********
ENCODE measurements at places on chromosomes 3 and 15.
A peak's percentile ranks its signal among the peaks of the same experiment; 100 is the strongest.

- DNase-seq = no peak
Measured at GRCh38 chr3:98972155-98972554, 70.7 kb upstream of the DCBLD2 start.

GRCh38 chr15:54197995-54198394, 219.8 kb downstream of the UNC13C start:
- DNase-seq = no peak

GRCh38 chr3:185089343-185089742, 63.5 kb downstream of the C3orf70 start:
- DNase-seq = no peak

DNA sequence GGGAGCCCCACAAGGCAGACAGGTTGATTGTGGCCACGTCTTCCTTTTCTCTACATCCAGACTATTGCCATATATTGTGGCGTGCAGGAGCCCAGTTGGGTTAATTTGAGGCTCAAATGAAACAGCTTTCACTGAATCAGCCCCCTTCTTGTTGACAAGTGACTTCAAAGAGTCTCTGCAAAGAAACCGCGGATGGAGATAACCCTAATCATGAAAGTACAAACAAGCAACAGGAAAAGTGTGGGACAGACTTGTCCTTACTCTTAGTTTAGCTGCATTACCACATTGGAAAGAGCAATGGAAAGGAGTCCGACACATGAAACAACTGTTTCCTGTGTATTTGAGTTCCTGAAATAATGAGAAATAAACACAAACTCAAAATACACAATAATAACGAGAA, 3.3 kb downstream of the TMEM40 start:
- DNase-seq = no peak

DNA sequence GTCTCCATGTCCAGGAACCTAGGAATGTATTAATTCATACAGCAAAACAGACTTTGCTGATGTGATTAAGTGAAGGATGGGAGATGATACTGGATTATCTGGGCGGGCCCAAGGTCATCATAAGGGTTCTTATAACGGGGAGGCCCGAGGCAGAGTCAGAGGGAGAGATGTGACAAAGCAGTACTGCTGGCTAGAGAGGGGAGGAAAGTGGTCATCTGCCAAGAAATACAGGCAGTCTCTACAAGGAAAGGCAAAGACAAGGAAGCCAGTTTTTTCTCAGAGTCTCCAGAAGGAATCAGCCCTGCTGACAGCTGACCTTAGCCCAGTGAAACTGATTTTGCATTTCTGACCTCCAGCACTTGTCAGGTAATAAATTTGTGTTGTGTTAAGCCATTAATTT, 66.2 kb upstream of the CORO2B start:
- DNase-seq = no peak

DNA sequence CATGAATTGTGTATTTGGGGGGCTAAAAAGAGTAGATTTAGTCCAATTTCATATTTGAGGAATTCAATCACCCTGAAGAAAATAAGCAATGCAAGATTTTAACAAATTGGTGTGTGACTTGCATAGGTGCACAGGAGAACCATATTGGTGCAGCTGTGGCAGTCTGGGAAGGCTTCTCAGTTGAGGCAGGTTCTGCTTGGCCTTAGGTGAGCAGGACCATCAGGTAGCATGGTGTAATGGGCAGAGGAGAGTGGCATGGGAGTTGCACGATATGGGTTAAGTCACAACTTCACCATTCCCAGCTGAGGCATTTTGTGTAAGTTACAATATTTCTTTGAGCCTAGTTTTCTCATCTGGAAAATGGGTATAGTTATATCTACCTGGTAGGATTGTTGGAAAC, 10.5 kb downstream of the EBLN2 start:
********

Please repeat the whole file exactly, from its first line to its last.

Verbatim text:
ENCODE measurements at places on chromosomes 3 and 15.
A peak's percentile ranks its signal among the peaks of the same experiment; 100 is the strongest.

- DNase-seq = no peak
Measured at GRCh38 chr3:98972155-98972554, 70.7 kb upstream of the DCBLD2 start.

GRCh38 chr15:54197995-54198394, 219.8 kb downstream of the UNC13C start:
- DNase-seq = no peak

GRCh38 chr3:185089343-185089742, 63.5 kb downstream of the C3orf70 start:
- DNase-seq = no peak

DNA sequence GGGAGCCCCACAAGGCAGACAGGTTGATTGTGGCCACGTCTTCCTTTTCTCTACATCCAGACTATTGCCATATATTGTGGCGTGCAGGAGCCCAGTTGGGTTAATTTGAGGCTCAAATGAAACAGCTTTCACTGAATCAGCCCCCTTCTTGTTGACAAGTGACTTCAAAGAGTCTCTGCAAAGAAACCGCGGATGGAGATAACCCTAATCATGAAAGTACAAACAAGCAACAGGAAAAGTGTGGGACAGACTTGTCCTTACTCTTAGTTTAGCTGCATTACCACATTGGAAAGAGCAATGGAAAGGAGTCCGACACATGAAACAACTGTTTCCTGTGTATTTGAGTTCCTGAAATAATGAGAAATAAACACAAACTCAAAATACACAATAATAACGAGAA, 3.3 kb downstream of the TMEM40 start:
- DNase-seq = no peak

DNA sequence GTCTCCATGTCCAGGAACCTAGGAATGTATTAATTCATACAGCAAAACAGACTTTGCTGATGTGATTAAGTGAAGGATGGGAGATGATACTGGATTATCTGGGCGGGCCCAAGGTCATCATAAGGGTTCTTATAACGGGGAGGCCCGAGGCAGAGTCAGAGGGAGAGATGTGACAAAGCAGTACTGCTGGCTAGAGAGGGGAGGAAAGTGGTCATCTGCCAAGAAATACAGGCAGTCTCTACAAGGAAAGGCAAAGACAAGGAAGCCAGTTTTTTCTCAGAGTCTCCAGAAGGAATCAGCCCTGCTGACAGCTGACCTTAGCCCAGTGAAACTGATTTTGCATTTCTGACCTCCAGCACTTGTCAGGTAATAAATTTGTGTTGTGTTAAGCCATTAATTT, 66.2 kb upstream of the CORO2B start:
- DNase-seq = no peak

DNA sequence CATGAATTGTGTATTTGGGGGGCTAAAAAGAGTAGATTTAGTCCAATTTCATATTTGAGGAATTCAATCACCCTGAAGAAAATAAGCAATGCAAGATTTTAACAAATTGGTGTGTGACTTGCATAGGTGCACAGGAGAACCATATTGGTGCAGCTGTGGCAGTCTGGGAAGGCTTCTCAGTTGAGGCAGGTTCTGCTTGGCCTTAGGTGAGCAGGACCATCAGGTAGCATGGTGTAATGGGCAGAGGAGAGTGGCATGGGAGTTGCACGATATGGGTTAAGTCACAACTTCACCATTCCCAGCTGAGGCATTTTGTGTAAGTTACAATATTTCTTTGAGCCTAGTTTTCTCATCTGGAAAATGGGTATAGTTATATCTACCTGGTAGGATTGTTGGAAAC, 10.5 kb downstream of the EBLN2 start: